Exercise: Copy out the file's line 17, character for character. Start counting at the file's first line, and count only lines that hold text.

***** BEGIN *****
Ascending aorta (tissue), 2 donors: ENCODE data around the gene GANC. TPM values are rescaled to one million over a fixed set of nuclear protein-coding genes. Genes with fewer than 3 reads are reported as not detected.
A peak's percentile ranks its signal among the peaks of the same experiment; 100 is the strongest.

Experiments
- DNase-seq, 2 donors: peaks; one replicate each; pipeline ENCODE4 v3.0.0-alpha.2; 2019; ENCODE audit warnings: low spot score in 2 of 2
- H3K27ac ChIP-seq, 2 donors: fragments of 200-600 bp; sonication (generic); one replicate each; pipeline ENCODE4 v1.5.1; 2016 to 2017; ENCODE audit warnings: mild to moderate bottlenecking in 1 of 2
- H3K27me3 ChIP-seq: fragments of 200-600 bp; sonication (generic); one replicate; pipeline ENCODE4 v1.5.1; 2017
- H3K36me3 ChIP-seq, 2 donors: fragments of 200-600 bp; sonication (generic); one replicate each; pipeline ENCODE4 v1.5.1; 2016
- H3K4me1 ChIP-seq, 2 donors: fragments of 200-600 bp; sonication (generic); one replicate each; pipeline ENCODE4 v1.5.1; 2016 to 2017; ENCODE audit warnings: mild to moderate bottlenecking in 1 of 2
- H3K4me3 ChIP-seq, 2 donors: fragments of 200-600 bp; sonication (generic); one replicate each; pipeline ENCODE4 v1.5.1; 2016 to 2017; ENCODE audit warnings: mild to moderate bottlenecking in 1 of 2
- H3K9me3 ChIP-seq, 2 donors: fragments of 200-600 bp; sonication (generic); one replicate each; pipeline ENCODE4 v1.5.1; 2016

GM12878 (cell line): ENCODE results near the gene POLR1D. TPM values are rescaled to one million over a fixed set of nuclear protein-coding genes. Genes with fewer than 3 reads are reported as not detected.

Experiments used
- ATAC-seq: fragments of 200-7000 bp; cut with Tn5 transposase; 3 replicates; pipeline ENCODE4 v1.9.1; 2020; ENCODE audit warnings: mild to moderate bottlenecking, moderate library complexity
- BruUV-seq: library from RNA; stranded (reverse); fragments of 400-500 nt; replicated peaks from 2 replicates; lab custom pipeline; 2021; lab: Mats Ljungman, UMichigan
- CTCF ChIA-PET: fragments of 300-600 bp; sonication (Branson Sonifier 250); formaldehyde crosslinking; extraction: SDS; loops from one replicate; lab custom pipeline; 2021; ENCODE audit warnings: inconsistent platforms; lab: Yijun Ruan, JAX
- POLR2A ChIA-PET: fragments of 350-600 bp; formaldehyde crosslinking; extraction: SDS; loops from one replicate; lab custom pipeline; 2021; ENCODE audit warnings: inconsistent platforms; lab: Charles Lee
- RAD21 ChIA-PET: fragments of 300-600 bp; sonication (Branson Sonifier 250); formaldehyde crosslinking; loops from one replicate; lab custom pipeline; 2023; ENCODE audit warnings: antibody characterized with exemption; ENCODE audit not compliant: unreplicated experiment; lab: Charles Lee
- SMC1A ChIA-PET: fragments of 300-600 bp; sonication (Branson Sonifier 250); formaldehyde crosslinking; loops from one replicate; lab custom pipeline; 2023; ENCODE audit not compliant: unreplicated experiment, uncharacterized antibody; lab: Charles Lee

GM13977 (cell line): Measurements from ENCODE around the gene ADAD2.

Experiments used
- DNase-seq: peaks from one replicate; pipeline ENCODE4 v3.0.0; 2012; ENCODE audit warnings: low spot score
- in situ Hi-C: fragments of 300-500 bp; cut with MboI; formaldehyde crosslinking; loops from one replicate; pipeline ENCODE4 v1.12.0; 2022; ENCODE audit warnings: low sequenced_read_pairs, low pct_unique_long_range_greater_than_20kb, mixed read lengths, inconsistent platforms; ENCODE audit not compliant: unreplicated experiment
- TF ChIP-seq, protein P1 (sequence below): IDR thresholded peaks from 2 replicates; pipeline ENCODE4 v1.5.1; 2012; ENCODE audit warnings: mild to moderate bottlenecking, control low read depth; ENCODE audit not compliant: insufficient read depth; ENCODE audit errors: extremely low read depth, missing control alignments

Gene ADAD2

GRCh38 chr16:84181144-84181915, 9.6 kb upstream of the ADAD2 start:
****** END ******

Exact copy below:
- RAD21 ChIA-PET: fragments of 300-600 bp; sonication (Branson Sonifier 250); formaldehyde crosslinking; loops from one replicate; lab custom pipeline; 2023; ENCODE audit warnings: antibody characterized with exemption; ENCODE audit not compliant: unreplicated experiment; lab: Charles Lee